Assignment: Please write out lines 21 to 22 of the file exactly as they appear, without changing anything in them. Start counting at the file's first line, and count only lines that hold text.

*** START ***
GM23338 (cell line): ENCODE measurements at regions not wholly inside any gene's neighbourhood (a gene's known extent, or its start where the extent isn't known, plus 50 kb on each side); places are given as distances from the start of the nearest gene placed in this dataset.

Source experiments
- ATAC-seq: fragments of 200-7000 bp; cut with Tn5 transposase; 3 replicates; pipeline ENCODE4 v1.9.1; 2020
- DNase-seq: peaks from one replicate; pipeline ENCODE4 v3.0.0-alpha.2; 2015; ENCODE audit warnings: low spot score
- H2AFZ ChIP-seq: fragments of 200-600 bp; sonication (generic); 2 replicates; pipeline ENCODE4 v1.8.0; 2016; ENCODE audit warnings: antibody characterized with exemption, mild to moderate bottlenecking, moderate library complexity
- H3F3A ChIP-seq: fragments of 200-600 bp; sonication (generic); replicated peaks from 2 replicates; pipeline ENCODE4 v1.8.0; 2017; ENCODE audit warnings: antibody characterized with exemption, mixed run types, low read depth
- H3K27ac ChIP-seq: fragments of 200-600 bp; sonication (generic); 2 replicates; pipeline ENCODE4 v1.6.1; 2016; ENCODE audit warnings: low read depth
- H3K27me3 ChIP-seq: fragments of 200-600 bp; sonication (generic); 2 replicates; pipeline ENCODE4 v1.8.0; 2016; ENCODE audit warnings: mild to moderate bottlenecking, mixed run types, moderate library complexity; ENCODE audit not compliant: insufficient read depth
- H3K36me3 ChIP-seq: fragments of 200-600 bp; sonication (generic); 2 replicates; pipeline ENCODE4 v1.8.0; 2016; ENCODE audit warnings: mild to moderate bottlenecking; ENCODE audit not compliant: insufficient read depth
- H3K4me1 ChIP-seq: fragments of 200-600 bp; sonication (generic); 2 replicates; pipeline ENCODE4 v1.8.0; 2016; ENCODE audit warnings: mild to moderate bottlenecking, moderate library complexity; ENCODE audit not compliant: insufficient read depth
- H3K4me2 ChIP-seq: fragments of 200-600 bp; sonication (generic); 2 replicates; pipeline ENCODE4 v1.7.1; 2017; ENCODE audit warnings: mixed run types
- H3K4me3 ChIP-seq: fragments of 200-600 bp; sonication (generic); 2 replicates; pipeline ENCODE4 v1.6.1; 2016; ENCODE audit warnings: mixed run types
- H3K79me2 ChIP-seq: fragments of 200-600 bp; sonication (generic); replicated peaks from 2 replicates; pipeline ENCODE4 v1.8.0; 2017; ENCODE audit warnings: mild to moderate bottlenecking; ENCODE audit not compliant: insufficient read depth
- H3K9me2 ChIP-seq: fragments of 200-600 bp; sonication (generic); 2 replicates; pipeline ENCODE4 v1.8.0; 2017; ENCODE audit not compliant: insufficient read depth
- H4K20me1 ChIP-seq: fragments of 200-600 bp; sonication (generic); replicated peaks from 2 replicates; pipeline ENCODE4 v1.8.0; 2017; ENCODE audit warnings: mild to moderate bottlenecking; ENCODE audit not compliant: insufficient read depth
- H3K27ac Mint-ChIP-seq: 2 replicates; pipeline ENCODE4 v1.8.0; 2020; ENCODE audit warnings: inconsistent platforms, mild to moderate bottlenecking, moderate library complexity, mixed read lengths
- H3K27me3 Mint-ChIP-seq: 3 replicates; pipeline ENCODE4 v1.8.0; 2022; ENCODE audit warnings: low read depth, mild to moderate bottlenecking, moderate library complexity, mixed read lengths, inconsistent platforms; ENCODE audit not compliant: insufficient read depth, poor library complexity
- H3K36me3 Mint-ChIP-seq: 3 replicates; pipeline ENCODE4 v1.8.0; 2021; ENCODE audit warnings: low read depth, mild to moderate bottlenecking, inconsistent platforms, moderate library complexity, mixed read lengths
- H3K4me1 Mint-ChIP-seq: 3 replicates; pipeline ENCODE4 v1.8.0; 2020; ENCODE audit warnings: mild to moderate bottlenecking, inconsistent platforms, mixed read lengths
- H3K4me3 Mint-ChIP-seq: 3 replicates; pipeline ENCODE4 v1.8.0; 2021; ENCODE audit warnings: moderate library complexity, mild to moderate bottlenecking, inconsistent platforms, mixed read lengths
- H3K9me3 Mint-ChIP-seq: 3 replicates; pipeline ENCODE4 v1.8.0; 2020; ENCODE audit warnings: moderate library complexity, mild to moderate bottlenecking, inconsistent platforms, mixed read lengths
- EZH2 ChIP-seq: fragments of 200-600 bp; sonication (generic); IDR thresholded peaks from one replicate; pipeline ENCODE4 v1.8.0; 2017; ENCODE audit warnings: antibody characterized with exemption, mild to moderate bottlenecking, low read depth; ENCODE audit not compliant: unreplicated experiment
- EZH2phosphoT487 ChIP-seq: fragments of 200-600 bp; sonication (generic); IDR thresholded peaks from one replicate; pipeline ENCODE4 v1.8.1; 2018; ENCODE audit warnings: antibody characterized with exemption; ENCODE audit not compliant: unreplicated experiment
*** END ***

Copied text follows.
- H3K9me3 Mint-ChIP-seq: 3 replicates; pipeline ENCODE4 v1.8.0; 2020; ENCODE audit warnings: moderate library complexity, mild to moderate bottlenecking, inconsistent platforms, mixed read lengths
- EZH2 ChIP-seq: fragments of 200-600 bp; sonication (generic); IDR thresholded peaks from one replicate; pipeline ENCODE4 v1.8.0; 2017; ENCODE audit warnings: antibody characterized with exemption, mild to moderate bottlenecking, low read depth; ENCODE audit not compliant: unreplicated experiment